• Jul 14, 2011
Aluminum celmet

Sumitomo Electric Industries (SEI) is the Japanese company behind an innovation that could potentially lead to a serious rise in the capabilities of electric vehicles.

If you haven't heard of SEI, that's okay. Please allow us to fill you in. SEI is a manufacturer of electric wire and optical fiber cable that recently developed a porous aluminum called "Aluminum-Celmet." The company says the lightweight metal can be integrated into lithium-ion batteries and claims that Aluminum-Celmet's three-dimensional structure forms interconnected, spherical pores that somehow nearly triple battery capacity.

In addition, Aluminum-Celmet's electrical resistance is supposedly lower that of Celmet, a proprietary metal derived from nickel and currently used in SEI's NiMH batteries. By replacing the conventional aluminum-copper foils within a li-ion battery with its patented Aluminum-Celmet, the company says battery capacity can jump by up to 300 percent.

SEI is looking to set up an Aluminum-Celmet assembly line at its Osaka Works facility in Japan and hopes to move to mass production of the patented metal soon. We'd like to see that, too, if these claims turn out to be true.

[Source: Sumitomo Electric Industries]
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Sumitomo Electric Industries, Ltd., having newly developed its porous aluminum "Aluminum-Celmet," has set up a small-scale production line at Osaka Works (1-1-3 Shimaya, Konohana-ku, Osaka) to accelerate development efforts toward mass production of the new material.

Aluminum-Celmet (x40)Celmet is a porous metal made from nickel or nickel chrome alloy. The porous metal manufacturing process comprises electro conductive coating to plastic foam, followed by nickel plating and plastic foam removal by heat treatment.

Celmet's features include high porosity (up to 98%), considerably higher than other porous metals, such as nonwoven metal fabric and foam metal; it also features a three-dimensional mesh-like structure that forms interconnected, open and spherical pores. Moreover, it is easy to process the porous metal into various shapes by cutting and stamping.

These features lead to favorable filling, retaining and current-collecting performance, when used with an active material. As such, Celmet has recently been adopted as a positive electrode current collector in hybrid vehicle nickel-hydrogen batteries.

We have recently succeeded in developing porous aluminum Aluminum-Celmet, using processes similar to those used for producing nickel Celmet.

In addition to sharing the high porosity feature of Celmet, Aluminum-Celmet offers lightness (the specific gravity of aluminum is about one-third that of nickel) and greater electrical conductivity (or low electrical resistivity, less than half that of nickel). Furthermore, Aluminum-Celmet offers excellent corrosion resistance. These features make it suitable for use in lithium-ion and other secondary batteries operating at high charge/discharge voltages, for which Celmet made from nickel is not suitable. Aluminum-Celmet can also be used for current collectors in capacitors.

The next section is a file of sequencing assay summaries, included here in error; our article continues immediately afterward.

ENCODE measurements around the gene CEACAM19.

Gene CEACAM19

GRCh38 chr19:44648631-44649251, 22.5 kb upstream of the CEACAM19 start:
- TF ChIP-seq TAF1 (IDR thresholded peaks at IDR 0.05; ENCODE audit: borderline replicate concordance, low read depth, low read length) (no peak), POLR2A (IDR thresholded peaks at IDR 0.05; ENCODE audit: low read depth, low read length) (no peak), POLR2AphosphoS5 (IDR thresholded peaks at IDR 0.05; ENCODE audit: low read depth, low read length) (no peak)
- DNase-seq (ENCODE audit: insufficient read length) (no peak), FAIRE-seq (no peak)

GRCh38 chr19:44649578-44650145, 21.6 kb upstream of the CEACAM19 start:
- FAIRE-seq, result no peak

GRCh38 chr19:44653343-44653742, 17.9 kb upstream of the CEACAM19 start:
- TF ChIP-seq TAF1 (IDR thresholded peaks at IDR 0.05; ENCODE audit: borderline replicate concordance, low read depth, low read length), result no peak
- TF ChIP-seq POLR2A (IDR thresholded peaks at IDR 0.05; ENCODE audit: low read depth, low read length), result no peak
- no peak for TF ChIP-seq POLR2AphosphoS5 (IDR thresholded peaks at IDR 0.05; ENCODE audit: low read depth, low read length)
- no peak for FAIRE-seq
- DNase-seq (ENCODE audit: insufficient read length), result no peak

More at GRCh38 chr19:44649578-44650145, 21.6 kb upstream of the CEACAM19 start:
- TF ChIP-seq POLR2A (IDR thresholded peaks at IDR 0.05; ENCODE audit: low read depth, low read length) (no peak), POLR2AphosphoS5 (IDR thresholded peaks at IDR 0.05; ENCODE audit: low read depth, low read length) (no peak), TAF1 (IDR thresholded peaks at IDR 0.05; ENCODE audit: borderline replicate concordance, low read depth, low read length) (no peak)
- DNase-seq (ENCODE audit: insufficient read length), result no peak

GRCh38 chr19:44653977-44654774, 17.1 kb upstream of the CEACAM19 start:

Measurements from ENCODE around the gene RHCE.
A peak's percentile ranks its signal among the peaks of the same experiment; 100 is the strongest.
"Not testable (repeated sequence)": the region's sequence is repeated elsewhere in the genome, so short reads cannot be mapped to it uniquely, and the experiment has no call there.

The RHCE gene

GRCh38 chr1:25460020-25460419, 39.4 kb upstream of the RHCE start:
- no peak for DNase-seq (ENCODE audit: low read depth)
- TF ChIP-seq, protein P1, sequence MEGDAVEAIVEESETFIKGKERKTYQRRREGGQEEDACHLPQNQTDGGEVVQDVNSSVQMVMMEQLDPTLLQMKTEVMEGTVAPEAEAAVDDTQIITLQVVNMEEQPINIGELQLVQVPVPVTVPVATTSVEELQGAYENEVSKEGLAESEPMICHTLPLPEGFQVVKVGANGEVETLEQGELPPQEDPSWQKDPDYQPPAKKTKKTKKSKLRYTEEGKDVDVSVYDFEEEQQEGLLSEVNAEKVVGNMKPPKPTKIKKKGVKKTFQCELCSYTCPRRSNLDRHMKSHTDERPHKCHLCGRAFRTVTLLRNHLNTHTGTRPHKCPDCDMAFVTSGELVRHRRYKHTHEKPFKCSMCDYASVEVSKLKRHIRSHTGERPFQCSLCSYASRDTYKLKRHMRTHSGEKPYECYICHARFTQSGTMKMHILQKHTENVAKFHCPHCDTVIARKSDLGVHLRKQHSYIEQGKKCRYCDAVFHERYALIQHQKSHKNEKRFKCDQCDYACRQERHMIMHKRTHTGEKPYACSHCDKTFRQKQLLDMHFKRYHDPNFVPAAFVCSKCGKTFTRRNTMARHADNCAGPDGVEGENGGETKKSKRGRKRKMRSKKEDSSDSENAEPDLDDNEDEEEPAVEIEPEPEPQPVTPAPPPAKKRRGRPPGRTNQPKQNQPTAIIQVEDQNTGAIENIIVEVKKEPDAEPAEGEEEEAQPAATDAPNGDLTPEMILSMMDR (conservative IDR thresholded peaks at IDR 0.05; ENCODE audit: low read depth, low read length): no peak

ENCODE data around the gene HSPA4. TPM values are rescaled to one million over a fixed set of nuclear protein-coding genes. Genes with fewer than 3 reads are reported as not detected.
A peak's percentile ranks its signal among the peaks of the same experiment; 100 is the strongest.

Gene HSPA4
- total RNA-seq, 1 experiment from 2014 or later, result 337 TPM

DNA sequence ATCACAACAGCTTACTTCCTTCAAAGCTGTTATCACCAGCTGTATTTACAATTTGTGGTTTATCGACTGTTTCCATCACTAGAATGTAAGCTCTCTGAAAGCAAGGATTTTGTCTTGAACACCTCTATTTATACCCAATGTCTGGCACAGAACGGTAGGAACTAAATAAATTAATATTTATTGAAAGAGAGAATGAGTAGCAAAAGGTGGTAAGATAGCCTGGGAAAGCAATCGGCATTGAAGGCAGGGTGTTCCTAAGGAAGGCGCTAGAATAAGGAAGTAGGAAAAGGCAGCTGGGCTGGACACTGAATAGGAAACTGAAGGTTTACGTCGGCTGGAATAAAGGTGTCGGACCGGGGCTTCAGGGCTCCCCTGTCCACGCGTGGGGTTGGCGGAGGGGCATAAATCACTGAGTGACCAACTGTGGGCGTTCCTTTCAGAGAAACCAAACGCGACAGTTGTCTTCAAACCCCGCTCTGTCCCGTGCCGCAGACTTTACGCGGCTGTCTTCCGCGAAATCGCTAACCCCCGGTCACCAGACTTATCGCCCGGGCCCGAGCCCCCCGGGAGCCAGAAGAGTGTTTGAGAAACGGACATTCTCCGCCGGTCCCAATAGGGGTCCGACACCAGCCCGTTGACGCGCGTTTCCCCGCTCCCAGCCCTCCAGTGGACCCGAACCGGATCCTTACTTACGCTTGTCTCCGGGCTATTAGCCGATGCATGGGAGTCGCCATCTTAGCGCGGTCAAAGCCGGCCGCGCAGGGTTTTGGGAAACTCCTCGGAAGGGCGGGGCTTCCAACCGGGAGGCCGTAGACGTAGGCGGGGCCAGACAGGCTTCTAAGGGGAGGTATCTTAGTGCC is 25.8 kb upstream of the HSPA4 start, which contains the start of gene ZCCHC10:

In-House Assessment of Aluminum-Celmet Applications

Aluminum-Celmet can be used to improve the capacity of lithium-ion secondary batteries and capacitors.

The positive electrode current collector in a conventional lithium-ion secondary battery is made from aluminum foil, while the negative electrode current collector is made from copper foil. Replacing the aluminum foil with Aluminum-Celmet increases the amount of positive active material per unit area. Sumitomo Electric's trial calculations indicate that in the case of automotive onboard battery packs, such replacement will increase battery capacity 1.5 to 3 times. Alternatively, with no change in capacity, battery volume can be reduced to one-third to two-thirds. These changes afford such benefits as reduced footprint of home-use storage batteries for power generated by solar and other natural sources, as well as by fuel cells.

In conventional capacitors, both positive and negative current collectors are made from aluminum foil. Use of Aluminum-Celmet instead improves the capacity and reduces the footprint, as with lithium-ion batteries.

We will direct our efforts toward improving Aluminum-Celmet for commercialization and mass production for lithium-ion battery and capacitor current collector applications.

* Celmet is a trademark or registered trademark of Sumitomo Electric Industries, Ltd.

* Aluminum-Celmet is a trademark of Sumitomo Electric Industries, Ltd.


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    • 1 Second Ago
  • 31 Comments
      Dave D
      • 3 Years Ago
      This is great, but we need to keep our expectations based in reality. I find it hard to believe just changing the collector can increase the energy density of the entire cell by 300%. It's like when we see these announcements that a new cathode can handle XXXWh/kg. But when you realize the cathode is a small percentage of the mass of the entire battery, then the overall battery would only increase by some much smaller %. Still good news, but we just don't need to be hyped too much now and then disappointed when reality hits. Lots of small steps still add up to big steps. And maybe I'm wrong and this really will triple the capacity of the entire battery???